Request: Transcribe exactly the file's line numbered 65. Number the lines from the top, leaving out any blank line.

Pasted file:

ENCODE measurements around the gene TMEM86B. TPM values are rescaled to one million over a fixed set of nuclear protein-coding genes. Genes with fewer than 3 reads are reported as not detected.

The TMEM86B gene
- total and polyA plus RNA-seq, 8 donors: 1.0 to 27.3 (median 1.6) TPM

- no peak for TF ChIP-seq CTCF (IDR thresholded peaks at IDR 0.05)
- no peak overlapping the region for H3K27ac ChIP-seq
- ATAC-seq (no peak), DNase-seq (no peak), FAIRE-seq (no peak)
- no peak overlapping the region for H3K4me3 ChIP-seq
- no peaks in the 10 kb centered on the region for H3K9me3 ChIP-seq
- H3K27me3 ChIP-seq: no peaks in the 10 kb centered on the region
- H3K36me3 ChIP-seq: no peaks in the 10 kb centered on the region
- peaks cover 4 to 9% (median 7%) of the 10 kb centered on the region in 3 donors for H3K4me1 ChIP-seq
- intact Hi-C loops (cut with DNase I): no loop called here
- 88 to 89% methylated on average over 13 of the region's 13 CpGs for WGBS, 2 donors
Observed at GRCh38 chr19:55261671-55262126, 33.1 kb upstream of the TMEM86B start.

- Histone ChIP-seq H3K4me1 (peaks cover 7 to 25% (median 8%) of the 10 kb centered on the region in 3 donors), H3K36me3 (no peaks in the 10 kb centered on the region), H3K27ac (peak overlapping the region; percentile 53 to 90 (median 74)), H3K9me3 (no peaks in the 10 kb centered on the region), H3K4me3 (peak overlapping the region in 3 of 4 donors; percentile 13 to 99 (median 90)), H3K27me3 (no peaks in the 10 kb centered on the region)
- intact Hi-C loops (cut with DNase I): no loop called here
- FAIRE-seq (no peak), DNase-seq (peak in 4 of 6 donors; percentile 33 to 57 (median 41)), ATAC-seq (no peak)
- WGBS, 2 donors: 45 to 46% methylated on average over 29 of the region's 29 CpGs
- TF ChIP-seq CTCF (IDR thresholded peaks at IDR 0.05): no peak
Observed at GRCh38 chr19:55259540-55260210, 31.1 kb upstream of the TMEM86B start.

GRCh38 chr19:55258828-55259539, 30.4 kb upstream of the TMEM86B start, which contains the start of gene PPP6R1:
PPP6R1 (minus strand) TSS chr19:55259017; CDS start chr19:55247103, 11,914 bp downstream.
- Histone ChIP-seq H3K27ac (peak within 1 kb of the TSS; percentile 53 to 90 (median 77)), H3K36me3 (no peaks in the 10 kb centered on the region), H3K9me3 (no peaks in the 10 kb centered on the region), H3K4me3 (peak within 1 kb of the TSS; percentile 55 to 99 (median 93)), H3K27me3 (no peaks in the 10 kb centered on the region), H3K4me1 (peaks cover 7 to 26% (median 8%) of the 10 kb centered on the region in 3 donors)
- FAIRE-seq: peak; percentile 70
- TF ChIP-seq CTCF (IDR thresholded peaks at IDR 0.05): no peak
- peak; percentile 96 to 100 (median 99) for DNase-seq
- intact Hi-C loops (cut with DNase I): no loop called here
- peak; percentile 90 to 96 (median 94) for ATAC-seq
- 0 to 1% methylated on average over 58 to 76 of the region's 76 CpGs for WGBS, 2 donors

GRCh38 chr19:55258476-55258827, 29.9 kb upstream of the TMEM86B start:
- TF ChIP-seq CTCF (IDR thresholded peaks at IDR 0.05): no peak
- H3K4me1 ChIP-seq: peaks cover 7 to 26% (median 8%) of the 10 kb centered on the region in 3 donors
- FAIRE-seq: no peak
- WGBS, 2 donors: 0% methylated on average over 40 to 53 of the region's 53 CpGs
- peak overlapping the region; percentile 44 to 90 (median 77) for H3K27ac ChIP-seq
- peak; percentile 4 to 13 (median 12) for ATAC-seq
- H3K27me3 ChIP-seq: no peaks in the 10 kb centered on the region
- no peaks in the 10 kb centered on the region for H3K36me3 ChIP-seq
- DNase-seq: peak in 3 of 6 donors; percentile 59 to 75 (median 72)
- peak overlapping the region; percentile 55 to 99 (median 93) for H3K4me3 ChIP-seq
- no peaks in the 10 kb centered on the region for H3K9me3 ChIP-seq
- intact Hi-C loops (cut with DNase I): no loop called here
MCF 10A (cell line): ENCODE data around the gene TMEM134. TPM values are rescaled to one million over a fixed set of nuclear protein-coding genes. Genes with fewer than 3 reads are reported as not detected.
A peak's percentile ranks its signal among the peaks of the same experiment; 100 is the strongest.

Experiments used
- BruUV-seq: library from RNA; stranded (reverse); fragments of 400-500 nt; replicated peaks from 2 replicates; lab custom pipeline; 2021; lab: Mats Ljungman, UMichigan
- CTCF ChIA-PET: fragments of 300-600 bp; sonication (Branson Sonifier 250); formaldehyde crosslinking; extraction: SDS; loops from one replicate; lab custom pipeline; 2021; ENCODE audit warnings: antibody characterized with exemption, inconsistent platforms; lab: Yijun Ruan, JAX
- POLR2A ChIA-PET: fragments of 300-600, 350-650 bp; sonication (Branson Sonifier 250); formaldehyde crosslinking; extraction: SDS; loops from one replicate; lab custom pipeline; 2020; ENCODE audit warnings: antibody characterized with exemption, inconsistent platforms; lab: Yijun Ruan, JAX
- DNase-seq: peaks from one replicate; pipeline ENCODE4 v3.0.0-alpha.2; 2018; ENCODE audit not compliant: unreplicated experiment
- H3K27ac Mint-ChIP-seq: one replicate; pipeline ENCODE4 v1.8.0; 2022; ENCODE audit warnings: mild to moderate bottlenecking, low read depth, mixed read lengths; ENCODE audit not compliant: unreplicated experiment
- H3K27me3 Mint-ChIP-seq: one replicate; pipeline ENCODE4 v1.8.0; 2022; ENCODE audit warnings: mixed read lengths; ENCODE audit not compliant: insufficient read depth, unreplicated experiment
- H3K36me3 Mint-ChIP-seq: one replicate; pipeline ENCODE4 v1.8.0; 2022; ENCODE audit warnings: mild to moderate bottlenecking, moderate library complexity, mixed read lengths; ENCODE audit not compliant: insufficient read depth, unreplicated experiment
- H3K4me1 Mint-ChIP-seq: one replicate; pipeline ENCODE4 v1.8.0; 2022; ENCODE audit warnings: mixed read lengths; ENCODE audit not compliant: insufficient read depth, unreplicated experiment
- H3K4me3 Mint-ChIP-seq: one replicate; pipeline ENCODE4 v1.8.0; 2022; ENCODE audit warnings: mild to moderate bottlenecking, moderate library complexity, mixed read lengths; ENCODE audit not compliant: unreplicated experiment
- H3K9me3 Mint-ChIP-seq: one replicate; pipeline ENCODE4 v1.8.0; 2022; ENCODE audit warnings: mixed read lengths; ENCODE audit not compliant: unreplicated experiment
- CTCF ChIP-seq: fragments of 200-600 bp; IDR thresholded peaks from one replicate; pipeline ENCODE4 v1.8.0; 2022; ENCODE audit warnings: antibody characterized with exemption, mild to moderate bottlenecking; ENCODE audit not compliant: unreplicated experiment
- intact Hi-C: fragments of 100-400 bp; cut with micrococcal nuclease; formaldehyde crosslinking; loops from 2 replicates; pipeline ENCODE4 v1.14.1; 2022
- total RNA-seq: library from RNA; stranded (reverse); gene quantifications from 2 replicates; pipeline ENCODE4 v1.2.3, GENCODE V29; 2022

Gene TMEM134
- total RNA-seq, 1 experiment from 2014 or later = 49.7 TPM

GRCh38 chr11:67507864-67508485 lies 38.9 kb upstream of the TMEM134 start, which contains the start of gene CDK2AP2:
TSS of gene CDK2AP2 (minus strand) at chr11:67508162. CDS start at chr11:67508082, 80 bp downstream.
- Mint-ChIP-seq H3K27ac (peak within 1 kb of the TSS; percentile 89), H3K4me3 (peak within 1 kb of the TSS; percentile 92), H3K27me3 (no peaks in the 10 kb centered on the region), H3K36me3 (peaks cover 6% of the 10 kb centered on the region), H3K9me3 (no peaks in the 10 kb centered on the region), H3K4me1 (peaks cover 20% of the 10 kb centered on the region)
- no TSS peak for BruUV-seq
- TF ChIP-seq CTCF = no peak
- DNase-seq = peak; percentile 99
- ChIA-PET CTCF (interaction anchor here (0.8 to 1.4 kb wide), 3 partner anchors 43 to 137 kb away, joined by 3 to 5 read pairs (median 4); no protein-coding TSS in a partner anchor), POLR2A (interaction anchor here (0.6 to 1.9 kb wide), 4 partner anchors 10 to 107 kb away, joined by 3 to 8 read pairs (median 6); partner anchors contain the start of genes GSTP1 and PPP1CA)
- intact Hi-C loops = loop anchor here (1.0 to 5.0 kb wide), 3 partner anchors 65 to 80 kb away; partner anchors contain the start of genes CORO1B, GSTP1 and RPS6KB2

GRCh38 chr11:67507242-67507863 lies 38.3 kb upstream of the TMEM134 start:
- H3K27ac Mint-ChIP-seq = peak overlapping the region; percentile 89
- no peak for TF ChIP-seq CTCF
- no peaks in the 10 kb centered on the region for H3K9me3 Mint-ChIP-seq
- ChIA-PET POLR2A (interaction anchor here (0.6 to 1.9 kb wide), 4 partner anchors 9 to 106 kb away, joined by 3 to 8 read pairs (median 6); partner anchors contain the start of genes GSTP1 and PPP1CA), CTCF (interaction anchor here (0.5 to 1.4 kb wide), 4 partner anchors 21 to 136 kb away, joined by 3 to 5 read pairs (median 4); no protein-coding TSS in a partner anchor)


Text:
- TF ChIP-seq CTCF = no peak